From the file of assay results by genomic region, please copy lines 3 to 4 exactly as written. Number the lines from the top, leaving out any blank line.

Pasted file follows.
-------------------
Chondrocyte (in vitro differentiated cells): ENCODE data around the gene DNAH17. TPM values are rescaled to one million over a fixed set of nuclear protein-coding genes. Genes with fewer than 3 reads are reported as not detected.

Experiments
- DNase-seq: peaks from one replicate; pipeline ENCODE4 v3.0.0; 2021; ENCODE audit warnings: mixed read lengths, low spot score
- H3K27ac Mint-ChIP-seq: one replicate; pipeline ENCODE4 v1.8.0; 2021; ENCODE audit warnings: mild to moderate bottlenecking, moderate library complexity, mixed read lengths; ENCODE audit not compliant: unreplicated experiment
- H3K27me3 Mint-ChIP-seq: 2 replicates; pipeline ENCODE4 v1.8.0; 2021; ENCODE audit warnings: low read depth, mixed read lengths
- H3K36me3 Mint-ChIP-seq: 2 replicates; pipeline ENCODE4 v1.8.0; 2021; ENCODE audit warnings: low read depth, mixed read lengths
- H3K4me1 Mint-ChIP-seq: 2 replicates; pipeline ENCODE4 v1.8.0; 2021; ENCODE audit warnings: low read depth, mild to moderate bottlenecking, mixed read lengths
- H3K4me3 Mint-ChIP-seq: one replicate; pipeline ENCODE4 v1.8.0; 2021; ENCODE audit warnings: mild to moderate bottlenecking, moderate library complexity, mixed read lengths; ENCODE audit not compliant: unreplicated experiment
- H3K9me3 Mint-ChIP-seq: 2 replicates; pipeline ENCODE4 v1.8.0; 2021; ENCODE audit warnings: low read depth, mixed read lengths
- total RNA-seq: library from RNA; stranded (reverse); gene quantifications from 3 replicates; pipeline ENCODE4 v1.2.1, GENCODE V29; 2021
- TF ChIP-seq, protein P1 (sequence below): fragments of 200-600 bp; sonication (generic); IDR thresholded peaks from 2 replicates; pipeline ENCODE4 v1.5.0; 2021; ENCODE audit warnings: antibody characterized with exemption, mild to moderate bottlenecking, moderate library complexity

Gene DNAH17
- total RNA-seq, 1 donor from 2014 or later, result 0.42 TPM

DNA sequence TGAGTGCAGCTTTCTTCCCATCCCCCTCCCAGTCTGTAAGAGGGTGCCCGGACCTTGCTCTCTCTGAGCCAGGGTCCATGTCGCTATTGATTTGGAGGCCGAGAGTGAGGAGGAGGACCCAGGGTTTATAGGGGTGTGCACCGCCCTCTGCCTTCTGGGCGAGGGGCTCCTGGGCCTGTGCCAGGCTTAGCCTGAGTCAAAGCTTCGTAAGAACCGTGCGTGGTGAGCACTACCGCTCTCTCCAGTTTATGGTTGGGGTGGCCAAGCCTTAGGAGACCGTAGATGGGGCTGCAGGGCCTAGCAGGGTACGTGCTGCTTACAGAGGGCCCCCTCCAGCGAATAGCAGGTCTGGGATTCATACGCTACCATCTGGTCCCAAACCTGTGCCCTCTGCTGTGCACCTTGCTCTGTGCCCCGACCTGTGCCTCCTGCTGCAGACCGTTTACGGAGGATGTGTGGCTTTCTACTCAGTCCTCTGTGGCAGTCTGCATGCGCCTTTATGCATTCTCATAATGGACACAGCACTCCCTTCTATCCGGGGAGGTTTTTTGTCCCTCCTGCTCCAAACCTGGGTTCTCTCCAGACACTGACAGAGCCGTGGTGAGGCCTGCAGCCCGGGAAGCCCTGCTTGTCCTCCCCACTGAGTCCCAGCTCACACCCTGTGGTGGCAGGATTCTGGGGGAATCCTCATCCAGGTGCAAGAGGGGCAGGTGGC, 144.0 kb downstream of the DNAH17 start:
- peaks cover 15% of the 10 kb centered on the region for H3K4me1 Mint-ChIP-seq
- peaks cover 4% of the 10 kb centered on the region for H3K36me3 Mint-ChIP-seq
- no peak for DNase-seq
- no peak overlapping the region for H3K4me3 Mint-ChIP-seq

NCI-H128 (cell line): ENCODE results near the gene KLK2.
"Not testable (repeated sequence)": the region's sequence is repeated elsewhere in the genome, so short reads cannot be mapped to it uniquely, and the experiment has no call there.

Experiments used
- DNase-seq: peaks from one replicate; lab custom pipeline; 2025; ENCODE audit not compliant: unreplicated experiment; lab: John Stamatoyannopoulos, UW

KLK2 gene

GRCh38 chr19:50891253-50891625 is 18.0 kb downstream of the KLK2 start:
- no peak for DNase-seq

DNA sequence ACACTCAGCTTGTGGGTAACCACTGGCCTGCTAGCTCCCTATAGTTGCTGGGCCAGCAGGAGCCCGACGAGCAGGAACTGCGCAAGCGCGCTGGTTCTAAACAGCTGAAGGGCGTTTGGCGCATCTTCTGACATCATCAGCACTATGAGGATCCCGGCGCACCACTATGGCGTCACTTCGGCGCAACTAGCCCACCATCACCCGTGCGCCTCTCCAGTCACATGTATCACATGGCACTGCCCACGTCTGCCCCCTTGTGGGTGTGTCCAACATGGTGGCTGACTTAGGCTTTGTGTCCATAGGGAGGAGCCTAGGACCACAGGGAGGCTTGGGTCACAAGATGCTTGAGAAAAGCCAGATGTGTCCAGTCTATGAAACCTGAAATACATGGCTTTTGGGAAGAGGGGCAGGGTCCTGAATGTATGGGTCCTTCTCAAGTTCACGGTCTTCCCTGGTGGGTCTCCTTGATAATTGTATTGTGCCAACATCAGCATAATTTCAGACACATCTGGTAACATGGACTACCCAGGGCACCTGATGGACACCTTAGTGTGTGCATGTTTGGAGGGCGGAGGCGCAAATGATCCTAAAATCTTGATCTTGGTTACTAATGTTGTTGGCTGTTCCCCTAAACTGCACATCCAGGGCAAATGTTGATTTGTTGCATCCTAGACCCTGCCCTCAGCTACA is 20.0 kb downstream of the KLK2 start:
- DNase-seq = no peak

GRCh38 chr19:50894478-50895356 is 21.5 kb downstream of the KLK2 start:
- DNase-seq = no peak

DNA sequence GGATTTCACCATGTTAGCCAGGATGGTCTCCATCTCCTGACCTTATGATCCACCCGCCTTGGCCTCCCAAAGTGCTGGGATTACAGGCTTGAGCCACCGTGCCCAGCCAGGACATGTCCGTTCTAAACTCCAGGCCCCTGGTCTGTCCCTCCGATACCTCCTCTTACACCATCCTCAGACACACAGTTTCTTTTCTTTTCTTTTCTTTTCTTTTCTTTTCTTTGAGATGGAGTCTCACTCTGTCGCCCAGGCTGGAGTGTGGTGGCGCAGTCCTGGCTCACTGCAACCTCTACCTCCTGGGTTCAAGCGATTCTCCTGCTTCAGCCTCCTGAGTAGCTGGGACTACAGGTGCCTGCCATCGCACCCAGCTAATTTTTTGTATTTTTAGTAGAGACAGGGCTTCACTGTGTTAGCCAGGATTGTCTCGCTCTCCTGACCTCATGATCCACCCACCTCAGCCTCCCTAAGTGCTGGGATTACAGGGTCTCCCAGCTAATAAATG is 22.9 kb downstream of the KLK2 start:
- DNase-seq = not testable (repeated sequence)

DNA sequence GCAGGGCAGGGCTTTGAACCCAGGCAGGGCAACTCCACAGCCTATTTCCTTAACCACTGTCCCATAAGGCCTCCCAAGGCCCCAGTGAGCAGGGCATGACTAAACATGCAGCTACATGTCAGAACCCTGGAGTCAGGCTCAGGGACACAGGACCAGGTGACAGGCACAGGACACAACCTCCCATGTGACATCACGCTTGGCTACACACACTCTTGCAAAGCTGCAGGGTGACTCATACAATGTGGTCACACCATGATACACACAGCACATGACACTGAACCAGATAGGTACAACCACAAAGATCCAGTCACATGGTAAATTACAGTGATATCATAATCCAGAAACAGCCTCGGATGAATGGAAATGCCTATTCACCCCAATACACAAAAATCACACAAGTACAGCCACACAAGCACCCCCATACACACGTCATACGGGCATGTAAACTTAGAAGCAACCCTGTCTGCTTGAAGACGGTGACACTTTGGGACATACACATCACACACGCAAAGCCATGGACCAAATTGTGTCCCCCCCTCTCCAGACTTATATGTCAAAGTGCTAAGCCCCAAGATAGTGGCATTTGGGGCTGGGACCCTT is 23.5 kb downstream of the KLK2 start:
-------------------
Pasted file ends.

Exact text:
- DNase-seq: peaks from one replicate; pipeline ENCODE4 v3.0.0; 2021; ENCODE audit warnings: mixed read lengths, low spot score
- H3K27ac Mint-ChIP-seq: one replicate; pipeline ENCODE4 v1.8.0; 2021; ENCODE audit warnings: mild to moderate bottlenecking, moderate library complexity, mixed read lengths; ENCODE audit not compliant: unreplicated experiment